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Maggard v. Essar Global Ltd.

United States District Court, W.D. Virginia, Big Stone Gap Division

April 25, 2014


John R. Owen, Julie S. Palmer, and Lester C. Brock, III, Harman, Claytor, Corrigan & Wellman, Richmond, Virginia, for Plaintiff.

James F. Neale, Meghan Cloud, and Kristin A. Davis, McGuireWoods LLP, Charlottesville, Virginia, for Defendants.


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James P. Jones, United States District Judge.

The plaintiff, Sylvain A. Maggard, has sued the defendants, an international conglomerate and its related entities (herein collectively called " Essar" ) for a finder's fee that he claims is owed him following the $600 million acquisition by Essar of a coal mining company, Trinity Coal Corporation (" Trinity Coal" ). Essar agreed that it hired Maggard, but contends that it was only as a consultant. It paid him a monthly salary and expenses and concedes that he was a " valued and valuable member of Essar's deal team, [who] devoted considerable time and energy to a substantial due-diligence effort." (Defs.' Reply Supp. Mot. Summ. J. 19.) Nevertheless, Essar contends

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that it has paid Maggard all that it owes him and denies that it agreed to pay him a finder's fee. Maggard seeks judgment for " no less than" $8.6 million. (Am. Compl. ¶ 75.)

Following discovery in the case, Essar has filed a Motion for Summary Judgment. It contends that judgment should be entered in its favor because (1) the uncontested facts show that Maggard was not the source of the Trinity Coal opportunity; (2) the oral contract for a finder's fee alleged by Maggard is barred under the New York statute of frauds; and (3) Maggard's alternative claim for quantum meruit recovery fails as a matter of law.

Essar's Motion for Summary Judgment has been briefed and orally argued and is ripe for decision. For the reasons that follow, I will deny the motion.

I. Factual Background.

The following facts taken from the summary judgment record are either undisputed, or where disputed, are stated in the light most favorable to the plaintiff.

In 2008, Essar developed an interest in acquiring a source of metallurgical coal for use in its Essar Steel Algoma, Inc. (" Algoma" ) operations. UBS Investment Bank (" UBS" ), " [a]s part of a decade-long relationship," began to advise Essar on potential acquisitions for Algoma's supply of metallurgical coal. (Mem. Supp. Defs.' Mot. Summ. J. 14.) UBS employee Dan Chu, who had recently assisted Denham Capital, the owner of Trinity Coal, in an unsuccessful initial public offering of Trinity Coal, listed the coal mining company as a " Strategic Coal Opportunit[y]" in a September 2008 presentation to Essar executives. ( Id. Ex. E.) UBS again discussed Trinity Coal in presentations to Essar in January and June 2009, and " [a]round and among these three presentations, Mr. Chu met with Essar in London, New York, and Toronto; with Trinity Coal in Scott Depot, West Virginia; and with Denham Capital in Boston and Houston to further discuss the opportunity," all before Maggard was hired by Essar. (Mem. Supp. Defs.' Mot. Summ. J. 15.)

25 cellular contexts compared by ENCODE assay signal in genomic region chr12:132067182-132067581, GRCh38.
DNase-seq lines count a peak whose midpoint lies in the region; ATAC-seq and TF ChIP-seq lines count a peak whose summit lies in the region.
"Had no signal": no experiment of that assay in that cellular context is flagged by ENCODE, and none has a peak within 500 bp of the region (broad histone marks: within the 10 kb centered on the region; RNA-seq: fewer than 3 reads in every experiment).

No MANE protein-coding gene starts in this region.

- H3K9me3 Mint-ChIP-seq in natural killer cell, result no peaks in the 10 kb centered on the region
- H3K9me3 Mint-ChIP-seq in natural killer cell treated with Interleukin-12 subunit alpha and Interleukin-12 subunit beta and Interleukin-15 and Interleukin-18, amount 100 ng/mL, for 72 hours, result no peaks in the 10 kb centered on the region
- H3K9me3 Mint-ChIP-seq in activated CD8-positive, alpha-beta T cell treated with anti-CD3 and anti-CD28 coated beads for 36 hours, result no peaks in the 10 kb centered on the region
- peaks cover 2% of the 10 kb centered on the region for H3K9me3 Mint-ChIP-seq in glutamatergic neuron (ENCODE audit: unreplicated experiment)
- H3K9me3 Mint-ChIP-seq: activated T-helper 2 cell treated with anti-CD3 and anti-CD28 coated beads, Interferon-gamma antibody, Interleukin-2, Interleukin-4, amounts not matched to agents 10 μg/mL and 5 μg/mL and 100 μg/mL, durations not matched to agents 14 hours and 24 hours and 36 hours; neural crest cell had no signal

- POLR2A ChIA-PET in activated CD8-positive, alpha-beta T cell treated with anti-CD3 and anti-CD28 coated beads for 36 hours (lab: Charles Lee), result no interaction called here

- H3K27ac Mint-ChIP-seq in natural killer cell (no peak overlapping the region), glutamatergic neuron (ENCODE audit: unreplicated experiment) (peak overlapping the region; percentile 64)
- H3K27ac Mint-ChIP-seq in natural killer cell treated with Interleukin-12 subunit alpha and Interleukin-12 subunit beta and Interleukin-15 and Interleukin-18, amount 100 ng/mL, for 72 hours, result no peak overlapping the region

In an April 7, 2009, internal email, Essar executive Rajiv Saxena attached " the consolidated list of metallurgical coal opportunities received / being considered by Essar . . . ." ( Id. Ex. G.) Trinity Coal was listed among several other potential companies, and Essar intended to " get back to UBS if interested . . . ." ( Id. ) At that time, however, Essar was " seriously considering acquisition" of Grande Cache Coal Corporation, a Canadian coal mining company. ( Id. ) By June 2009, an Essar internal document reported three potential acquisitions -- Grand Cache Coal Corporation, Imagin Natural Resources, and Alloy Mine -- but noted that the company was " [i]dentifying other potential targets through local brokers in mining regions in [the] U.S." (Pl.'s Mem. Opp'n Defs.' Mot. Summ. J. Ex. 4.) To that end, Essar had published a classified advertisement seeking a " Senior Mining Consultant" in newspapers in Charleston, West Virginia, and Pittsburgh, Pennsylvania, and on coal-related websites. The advertisement specified, among other things, that qualified candidates " [m]ust be familiar with North American and in particular Central Appalachian coals," and that a " [r]esident in Central Appalachia is preferred." ( Id. Ex. 5.) It indicated that " [t]he successful candidate will consult with senior members of the corporate team regarding formulating the right strategy for coal mining resource options in North America." ( Id. ) On June 12, 2009, Maggard emailed the following response to the advertisement:

I have high level contacts within every coal company in the U.S. . . . I have a large portfolio of coal properties and reserves available for purchase or

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lease. . . . If you do not consider me for the position, feel free to contact me for property visits. You will not find these properties for sale on any public forum.